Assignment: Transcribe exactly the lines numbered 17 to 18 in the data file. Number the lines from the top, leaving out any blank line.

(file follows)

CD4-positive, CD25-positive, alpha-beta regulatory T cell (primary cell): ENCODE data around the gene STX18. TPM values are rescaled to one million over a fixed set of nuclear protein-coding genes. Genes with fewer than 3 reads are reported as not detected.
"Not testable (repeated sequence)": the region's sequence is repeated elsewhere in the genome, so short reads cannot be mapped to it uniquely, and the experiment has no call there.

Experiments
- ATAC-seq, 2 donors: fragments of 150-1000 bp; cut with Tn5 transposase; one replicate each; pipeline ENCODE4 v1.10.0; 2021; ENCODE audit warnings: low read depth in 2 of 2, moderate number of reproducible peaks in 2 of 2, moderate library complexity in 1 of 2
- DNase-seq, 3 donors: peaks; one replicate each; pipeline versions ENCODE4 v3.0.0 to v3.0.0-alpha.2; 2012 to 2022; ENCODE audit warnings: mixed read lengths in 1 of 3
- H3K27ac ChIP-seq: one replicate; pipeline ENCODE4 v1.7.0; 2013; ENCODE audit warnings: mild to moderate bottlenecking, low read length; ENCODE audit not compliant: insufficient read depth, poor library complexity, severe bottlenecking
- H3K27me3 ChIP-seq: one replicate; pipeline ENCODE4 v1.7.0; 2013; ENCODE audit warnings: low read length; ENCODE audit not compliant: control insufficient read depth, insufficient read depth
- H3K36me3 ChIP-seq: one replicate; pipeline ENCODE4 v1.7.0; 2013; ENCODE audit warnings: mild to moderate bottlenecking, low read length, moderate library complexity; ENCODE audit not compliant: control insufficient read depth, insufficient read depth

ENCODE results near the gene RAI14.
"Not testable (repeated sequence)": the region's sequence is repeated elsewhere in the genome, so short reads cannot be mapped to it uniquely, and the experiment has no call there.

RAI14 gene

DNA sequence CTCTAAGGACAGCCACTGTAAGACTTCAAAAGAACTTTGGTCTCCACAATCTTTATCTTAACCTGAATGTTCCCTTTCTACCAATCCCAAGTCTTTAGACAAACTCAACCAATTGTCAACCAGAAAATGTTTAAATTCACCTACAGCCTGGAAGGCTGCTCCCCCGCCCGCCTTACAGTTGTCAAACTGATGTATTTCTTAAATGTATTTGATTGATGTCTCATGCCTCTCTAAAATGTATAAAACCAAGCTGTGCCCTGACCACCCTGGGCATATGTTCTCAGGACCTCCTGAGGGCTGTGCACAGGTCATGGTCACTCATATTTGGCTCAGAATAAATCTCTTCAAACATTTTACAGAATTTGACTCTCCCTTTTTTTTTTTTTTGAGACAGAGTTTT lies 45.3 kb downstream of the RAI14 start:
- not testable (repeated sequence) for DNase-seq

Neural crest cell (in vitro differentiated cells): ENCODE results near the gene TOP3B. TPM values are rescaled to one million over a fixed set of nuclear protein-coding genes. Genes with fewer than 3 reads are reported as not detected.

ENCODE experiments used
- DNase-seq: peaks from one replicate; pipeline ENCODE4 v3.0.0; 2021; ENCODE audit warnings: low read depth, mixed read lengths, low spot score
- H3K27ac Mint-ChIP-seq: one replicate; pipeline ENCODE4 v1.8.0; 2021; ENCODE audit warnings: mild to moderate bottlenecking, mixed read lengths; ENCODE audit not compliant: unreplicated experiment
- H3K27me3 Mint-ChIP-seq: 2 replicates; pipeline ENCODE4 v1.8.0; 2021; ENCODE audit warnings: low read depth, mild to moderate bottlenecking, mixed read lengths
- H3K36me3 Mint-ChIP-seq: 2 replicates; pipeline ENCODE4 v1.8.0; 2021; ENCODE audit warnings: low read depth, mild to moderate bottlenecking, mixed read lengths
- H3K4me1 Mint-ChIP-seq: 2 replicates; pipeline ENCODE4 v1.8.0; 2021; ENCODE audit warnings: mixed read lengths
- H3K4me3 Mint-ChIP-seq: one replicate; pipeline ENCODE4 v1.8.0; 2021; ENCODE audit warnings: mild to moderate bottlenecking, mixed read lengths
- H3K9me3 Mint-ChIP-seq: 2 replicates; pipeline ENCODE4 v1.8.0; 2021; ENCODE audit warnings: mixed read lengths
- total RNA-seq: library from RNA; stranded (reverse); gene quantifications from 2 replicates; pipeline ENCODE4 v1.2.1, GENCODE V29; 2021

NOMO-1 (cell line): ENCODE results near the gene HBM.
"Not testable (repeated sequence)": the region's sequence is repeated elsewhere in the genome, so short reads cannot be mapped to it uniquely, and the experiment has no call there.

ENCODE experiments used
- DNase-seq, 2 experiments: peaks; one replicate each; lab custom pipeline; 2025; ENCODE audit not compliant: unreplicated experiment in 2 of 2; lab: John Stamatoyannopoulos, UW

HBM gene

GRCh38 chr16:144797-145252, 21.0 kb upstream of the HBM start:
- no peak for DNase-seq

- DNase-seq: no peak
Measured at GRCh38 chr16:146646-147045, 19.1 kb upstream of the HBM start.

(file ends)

- H3K27ac Mint-ChIP-seq: one replicate; pipeline ENCODE4 v1.8.0; 2021; ENCODE audit warnings: mild to moderate bottlenecking, mixed read lengths; ENCODE audit not compliant: unreplicated experiment
- H3K27me3 Mint-ChIP-seq: 2 replicates; pipeline ENCODE4 v1.8.0; 2021; ENCODE audit warnings: low read depth, mild to moderate bottlenecking, mixed read lengths